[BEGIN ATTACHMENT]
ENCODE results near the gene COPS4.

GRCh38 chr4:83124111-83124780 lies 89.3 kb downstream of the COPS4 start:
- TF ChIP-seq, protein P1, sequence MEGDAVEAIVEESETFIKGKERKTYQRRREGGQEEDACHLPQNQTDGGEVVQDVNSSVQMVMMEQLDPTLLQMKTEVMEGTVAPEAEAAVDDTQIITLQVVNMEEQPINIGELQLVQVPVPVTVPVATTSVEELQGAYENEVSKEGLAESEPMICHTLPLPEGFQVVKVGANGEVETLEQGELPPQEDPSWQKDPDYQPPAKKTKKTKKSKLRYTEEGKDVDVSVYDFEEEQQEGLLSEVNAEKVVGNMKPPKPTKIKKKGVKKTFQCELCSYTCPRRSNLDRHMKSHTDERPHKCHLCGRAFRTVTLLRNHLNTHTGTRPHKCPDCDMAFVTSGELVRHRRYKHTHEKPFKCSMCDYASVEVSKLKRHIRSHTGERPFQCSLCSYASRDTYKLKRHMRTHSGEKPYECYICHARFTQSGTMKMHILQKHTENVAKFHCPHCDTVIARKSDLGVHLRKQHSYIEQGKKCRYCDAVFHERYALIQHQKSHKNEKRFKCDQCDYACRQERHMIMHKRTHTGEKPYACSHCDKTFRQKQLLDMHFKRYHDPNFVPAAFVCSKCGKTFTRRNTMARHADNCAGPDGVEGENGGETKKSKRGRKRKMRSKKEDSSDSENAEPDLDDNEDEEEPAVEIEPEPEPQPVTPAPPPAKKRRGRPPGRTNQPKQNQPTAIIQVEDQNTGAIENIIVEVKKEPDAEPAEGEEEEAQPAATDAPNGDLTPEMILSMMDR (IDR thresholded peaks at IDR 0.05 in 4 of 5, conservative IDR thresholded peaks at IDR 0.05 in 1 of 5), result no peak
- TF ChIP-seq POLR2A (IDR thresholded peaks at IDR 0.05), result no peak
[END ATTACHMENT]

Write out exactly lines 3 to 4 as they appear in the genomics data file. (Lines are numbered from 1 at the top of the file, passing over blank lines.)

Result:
- TF ChIP-seq, protein P1, sequence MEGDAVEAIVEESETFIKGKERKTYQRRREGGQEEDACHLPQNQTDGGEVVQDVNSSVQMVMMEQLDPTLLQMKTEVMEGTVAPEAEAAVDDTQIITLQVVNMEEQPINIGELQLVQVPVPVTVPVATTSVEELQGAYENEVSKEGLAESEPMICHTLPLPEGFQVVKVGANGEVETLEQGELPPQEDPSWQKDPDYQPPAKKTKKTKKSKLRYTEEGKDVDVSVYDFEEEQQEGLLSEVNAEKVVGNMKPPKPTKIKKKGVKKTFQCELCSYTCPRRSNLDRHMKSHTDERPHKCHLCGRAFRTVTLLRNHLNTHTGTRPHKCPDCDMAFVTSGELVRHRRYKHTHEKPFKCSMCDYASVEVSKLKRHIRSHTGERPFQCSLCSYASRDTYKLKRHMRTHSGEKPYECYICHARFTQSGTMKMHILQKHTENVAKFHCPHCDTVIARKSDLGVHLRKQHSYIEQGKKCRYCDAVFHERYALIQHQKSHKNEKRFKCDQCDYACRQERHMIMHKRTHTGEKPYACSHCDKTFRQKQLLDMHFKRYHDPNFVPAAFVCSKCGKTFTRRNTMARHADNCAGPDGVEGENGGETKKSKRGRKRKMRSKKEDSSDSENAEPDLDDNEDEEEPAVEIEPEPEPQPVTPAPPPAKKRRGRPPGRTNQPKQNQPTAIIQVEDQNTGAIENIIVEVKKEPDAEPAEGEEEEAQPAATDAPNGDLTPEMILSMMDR (IDR thresholded peaks at IDR 0.05 in 4 of 5, conservative IDR thresholded peaks at IDR 0.05 in 1 of 5), result no peak
- TF ChIP-seq POLR2A (IDR thresholded peaks at IDR 0.05), result no peak